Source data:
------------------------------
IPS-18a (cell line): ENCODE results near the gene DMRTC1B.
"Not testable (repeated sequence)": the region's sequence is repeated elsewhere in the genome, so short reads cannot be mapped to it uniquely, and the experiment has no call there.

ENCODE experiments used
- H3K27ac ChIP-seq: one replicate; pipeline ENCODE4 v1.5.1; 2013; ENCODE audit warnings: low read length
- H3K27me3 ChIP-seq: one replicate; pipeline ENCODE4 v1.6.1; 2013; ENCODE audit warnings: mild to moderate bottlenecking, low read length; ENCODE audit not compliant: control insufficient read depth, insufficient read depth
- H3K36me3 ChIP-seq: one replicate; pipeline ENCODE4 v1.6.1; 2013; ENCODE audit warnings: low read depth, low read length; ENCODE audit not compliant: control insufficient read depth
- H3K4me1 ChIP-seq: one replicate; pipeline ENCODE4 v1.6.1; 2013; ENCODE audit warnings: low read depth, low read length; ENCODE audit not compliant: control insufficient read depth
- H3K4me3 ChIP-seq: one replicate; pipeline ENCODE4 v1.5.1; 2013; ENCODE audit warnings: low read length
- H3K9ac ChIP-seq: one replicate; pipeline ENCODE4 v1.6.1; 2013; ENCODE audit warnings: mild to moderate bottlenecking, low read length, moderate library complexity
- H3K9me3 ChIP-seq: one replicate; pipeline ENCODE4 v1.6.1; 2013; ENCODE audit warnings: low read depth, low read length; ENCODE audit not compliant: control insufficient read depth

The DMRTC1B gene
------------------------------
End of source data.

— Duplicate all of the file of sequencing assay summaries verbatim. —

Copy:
IPS-18a (cell line): ENCODE results near the gene DMRTC1B.
"Not testable (repeated sequence)": the region's sequence is repeated elsewhere in the genome, so short reads cannot be mapped to it uniquely, and the experiment has no call there.

ENCODE experiments used
- H3K27ac ChIP-seq: one replicate; pipeline ENCODE4 v1.5.1; 2013; ENCODE audit warnings: low read length
- H3K27me3 ChIP-seq: one replicate; pipeline ENCODE4 v1.6.1; 2013; ENCODE audit warnings: mild to moderate bottlenecking, low read length; ENCODE audit not compliant: control insufficient read depth, insufficient read depth
- H3K36me3 ChIP-seq: one replicate; pipeline ENCODE4 v1.6.1; 2013; ENCODE audit warnings: low read depth, low read length; ENCODE audit not compliant: control insufficient read depth
- H3K4me1 ChIP-seq: one replicate; pipeline ENCODE4 v1.6.1; 2013; ENCODE audit warnings: low read depth, low read length; ENCODE audit not compliant: control insufficient read depth
- H3K4me3 ChIP-seq: one replicate; pipeline ENCODE4 v1.5.1; 2013; ENCODE audit warnings: low read length
- H3K9ac ChIP-seq: one replicate; pipeline ENCODE4 v1.6.1; 2013; ENCODE audit warnings: mild to moderate bottlenecking, low read length, moderate library complexity
- H3K9me3 ChIP-seq: one replicate; pipeline ENCODE4 v1.6.1; 2013; ENCODE audit warnings: low read depth, low read length; ENCODE audit not compliant: control insufficient read depth

The DMRTC1B gene